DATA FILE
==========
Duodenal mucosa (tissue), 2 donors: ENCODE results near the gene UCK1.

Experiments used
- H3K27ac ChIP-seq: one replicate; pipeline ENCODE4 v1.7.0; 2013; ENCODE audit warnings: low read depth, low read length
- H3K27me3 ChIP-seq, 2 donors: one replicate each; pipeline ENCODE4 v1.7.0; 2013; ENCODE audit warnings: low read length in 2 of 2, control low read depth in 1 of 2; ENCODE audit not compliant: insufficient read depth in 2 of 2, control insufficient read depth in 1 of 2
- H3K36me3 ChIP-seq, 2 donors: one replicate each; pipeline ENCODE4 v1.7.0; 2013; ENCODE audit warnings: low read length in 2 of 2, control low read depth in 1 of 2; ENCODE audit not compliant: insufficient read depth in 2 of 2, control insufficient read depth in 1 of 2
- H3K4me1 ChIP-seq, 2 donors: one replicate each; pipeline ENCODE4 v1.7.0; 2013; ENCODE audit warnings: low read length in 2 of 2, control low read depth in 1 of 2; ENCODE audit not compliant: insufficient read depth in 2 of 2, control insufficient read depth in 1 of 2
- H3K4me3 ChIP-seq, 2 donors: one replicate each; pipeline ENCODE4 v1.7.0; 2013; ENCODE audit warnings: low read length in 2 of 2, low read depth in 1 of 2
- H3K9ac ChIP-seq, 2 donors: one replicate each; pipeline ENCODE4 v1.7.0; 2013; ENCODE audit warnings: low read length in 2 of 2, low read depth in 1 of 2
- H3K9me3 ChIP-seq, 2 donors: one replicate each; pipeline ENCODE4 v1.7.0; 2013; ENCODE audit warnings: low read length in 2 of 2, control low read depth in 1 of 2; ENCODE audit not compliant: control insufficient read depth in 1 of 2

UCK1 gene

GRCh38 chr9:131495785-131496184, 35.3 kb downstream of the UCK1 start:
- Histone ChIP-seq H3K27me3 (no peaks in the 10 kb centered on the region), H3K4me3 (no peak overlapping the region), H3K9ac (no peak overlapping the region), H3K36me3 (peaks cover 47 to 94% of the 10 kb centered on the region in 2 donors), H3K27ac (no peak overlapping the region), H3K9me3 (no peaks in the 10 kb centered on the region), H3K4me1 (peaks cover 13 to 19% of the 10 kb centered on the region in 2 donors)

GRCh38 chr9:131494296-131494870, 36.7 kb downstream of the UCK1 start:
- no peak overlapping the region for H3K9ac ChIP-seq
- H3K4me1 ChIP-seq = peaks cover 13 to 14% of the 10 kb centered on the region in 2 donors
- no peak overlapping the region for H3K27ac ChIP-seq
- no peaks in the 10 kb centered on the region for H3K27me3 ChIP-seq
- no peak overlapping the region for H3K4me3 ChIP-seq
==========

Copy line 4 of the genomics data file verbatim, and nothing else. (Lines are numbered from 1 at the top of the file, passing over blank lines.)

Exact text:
- H3K27me3 ChIP-seq, 2 donors: one replicate each; pipeline ENCODE4 v1.7.0; 2013; ENCODE audit warnings: low read length in 2 of 2, control low read depth in 1 of 2; ENCODE audit not compliant: insufficient read depth in 2 of 2, control insufficient read depth in 1 of 2